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Legal actions against China – a magic wand for Vietnam

 Defying Vietnam’s request, China has failed to withdraw its floating drilling rig Haiyang Shiyou-981 from Vietnam’s exclusive economic zone, and experts say using legal actions against China’s illegal move is a practical option for Vietnam.

Dr Nguyen Toan Thang from the Hanoi Law University says Vietnam has the right to sue China for violating its sovereignty in the International Court of Justice and the International Tribunal for the Law of the Sea.

He says Vietnam has sufficient legal basis to assert that Haiyang Shiyou-981 has been placed deep inside its exclusive economic zone and continental shelf. It can sue China in accordance with the 1982 UN Convention on the Law of the Sea (UNCLOS).

China positioned its oil rig Haiyang Shiyou-981 deep inside Vietnam's exclusive economic zone - a clear violation of the territory of a sovereign nation
China positioned its oil rig Haiyang Shiyou-981 deep inside Vietnam’s exclusive economic zone – a clear violation of the territory of a sovereign nation

China’s illegal placement of the oil rig and its provocative attitude towards Vietnam is a clear violation of international law, especially the 1982 UNCLOS. Accordingly, China violates Vietnam’s sovereign right and jurisdiction in its exclusive economic zone. Its action runs counter to the 2002 ASEAN-China Declaration on the Conduct of Parties in the East Sea (DOC).

Dr Nguyen Thi Thuan from the Hanoi Law University says China makes a thorough preparation for its sovereign ambition scheme, but evidence it gives is fabricated.

One of arguments China often uses to justify its illegal activities in Vietnam’s exclusive economic zone, is a note that Vietnamese Prime Minister Pham Van Dong sent to Chinese Premier Chou Enlai in 1958.

China has tried very hard to rationalize that the note was Vietnam’s recognition of China’s sovereignty over Hoang Sa (Paracel) and Truong Sa (Spratly) archipelagos, known as Xisha and Nansha in Chinese.

According to Dr. Tran Cong Truc, former Head of the Government Border Committee, the note did not say that Vietnam recognized China’s sovereignty over Hoang Sa and Truong Sa archipelagos.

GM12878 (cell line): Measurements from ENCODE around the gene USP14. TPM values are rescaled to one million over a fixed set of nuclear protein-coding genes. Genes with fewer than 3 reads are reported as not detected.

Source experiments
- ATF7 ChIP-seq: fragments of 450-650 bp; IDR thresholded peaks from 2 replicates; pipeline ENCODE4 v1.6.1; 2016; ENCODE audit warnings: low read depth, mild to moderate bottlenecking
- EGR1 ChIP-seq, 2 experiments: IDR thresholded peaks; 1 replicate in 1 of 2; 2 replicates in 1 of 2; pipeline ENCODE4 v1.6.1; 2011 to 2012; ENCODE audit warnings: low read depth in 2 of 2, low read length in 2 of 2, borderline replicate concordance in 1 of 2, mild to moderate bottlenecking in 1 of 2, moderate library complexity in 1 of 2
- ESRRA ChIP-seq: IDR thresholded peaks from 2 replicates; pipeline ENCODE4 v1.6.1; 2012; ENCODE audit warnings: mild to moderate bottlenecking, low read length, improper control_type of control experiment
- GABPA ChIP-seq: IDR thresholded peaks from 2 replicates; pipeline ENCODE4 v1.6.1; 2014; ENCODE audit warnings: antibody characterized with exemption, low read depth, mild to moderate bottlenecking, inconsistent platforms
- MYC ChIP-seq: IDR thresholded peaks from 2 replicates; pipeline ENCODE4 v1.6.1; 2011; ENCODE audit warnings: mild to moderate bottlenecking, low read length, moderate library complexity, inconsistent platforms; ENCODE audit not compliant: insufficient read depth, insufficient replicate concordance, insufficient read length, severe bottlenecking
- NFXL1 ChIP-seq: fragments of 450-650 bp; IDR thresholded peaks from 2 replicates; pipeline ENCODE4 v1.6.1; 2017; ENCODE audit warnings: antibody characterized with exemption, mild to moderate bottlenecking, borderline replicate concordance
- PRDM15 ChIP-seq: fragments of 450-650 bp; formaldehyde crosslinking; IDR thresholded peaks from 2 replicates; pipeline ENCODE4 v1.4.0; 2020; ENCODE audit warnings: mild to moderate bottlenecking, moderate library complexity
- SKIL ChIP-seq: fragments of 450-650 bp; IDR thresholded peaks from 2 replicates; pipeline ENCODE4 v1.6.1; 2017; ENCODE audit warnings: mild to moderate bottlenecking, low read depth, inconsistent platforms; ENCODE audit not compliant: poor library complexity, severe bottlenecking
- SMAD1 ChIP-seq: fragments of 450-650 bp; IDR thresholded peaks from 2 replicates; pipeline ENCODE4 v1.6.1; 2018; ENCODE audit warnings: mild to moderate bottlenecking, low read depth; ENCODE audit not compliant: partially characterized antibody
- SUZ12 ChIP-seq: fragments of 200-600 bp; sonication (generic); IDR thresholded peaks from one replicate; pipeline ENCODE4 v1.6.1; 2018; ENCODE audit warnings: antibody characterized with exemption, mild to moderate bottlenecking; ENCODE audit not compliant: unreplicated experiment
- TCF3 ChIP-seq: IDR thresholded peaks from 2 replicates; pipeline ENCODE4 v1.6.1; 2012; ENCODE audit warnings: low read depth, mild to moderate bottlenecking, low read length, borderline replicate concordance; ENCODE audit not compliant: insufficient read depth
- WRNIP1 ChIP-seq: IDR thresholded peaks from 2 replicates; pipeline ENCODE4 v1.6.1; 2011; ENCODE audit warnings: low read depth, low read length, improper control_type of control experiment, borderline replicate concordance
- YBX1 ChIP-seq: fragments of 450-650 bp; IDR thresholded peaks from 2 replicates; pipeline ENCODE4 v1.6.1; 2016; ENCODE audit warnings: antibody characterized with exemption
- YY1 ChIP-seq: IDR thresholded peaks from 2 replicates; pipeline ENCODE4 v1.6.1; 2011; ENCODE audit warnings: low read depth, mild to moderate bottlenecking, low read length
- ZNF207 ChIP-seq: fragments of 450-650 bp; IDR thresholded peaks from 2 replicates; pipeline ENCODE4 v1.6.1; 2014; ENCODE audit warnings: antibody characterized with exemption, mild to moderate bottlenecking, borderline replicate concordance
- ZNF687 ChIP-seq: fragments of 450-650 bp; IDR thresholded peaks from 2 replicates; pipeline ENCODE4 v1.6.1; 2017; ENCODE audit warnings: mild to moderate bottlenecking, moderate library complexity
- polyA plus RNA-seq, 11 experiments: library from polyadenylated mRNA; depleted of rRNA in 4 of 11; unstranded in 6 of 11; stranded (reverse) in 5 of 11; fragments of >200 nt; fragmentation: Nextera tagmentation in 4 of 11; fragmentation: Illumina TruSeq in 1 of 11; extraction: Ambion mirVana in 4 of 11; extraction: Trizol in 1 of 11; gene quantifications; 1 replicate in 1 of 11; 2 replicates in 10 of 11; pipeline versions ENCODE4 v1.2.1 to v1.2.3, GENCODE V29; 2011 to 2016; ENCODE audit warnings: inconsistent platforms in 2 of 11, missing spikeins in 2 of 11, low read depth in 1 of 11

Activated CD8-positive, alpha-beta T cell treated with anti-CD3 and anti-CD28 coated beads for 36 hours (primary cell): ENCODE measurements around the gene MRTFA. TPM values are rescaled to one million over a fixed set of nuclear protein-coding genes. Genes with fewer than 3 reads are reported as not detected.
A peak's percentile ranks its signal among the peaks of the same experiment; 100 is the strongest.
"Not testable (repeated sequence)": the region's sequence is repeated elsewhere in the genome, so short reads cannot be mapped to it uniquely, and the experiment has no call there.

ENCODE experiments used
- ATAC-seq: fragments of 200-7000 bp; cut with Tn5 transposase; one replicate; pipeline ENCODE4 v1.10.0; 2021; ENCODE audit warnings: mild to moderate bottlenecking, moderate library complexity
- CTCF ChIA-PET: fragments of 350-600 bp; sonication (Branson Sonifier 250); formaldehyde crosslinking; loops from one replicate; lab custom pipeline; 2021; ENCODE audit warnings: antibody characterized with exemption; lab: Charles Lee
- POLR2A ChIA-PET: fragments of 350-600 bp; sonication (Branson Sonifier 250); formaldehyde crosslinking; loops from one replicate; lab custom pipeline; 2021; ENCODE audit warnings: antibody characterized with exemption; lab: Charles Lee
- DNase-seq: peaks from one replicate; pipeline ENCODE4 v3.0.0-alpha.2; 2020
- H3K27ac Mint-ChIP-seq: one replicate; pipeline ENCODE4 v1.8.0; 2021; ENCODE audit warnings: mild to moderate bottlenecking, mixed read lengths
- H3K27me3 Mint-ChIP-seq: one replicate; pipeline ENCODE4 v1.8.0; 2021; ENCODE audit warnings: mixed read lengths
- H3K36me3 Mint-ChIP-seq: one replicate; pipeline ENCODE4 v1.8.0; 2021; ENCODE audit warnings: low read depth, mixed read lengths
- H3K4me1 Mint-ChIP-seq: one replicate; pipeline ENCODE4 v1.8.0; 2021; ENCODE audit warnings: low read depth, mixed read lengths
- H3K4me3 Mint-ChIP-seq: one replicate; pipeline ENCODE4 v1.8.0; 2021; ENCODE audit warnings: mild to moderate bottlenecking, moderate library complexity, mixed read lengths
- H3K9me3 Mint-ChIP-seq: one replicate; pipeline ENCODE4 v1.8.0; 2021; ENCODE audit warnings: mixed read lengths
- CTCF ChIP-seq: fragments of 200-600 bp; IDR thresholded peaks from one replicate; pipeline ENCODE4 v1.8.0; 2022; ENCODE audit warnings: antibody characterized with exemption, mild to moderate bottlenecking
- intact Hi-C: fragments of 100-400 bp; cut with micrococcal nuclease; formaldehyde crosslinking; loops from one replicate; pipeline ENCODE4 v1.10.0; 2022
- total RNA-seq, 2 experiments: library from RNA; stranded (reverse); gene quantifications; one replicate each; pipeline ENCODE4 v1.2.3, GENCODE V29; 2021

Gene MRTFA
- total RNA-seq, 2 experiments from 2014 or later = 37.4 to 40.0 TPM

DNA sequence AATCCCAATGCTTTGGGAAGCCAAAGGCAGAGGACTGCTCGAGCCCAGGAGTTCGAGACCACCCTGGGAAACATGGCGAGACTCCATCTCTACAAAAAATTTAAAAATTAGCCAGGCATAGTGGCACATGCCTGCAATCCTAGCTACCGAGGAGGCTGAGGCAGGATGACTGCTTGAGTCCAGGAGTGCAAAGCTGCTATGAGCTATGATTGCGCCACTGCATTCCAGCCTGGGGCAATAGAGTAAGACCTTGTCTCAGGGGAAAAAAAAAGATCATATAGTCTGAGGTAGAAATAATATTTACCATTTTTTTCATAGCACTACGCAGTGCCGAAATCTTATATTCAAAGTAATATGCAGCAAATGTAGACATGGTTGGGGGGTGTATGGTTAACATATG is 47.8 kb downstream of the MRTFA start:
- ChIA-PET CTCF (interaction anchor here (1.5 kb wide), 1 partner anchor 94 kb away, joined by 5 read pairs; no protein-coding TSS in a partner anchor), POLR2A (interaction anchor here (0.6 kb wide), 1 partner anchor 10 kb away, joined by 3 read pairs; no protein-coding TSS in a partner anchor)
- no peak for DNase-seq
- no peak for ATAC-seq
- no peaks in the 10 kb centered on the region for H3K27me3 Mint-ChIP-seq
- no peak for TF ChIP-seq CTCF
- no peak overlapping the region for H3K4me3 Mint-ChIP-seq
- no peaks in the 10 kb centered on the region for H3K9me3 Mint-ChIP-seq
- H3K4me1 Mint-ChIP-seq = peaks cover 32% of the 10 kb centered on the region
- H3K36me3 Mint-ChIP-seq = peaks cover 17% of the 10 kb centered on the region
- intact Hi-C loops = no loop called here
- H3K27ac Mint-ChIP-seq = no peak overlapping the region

“The 1954 Geneva Agreement recognized the Republic of Vietnam and the Democratic Republic of Vietnam as two political entities, which were equal in international relations and territorial sovereignty,” Truc says.

“Geographically, Hoang Sa and Truong Sa were on the southern side of parallel 17, so they were controlled by the Republic of Vietnam, which perpetuated Vietnam’s continuous, peaceful and real sovereignty over these archipelagos,” he adds.

Vietnamese coat guards keep a close watch on Chinese ships deployed to protect the oil rig

Dr Nguyen Ba Dien, director of the Centre for the Sea and International Marine Law under the Hanoi-based National University, says China’s sovereign ambition is endless and Vietnam must be well prepared for a tough legal struggle with ample evidence and persuasive arguments.

Vietnam has no choice but to use legal actions as an effect tool for settling this case, Dien tells VOV online.

“Bringing China to the international arbitration court is a strong political measure. It is obviously difficult, but it cannot be undone,” he says, adding China does not have any legal basis to justify its claim.

Lawyer Truong Trong Nghia, vice president of the Vietnam Bar Association, echoes Dien’s view, saying China’s claim of its sovereignty over Vietnam’s Hoang Sa is groundless and a legal tool is a must for Vietnam.

In his opinion, this legal struggle will certainly last a long time because it follows complex international principles and requires great expertise, both domestically and internationally. To ensure the success, it needs to garner additional international support.

Former French General Jean-Vincent Brisset and experts from Harvard University and University of Massachusetts-Boston suggested that Vietnam bring China to the international arbitration court as an effective way of dealing with China’s violation of international law.

Addressing the recent World Economic Forum on East Asia in Myanmar, Prime Minister Nguyen Tan Dung did not rule out the possibility of using self-defence options, including legal actions, to defend its sovereignty.

Vietnam cherishes peace and exercises restraint from disputes, especially with China – a close and friendly neighbour. In defiance of Vietnam’s goodwill, China has constantly made slanderous allegations to defend its wrongful act. Vietnam will resort to legal actions to quibble, and it believes justice is on its side.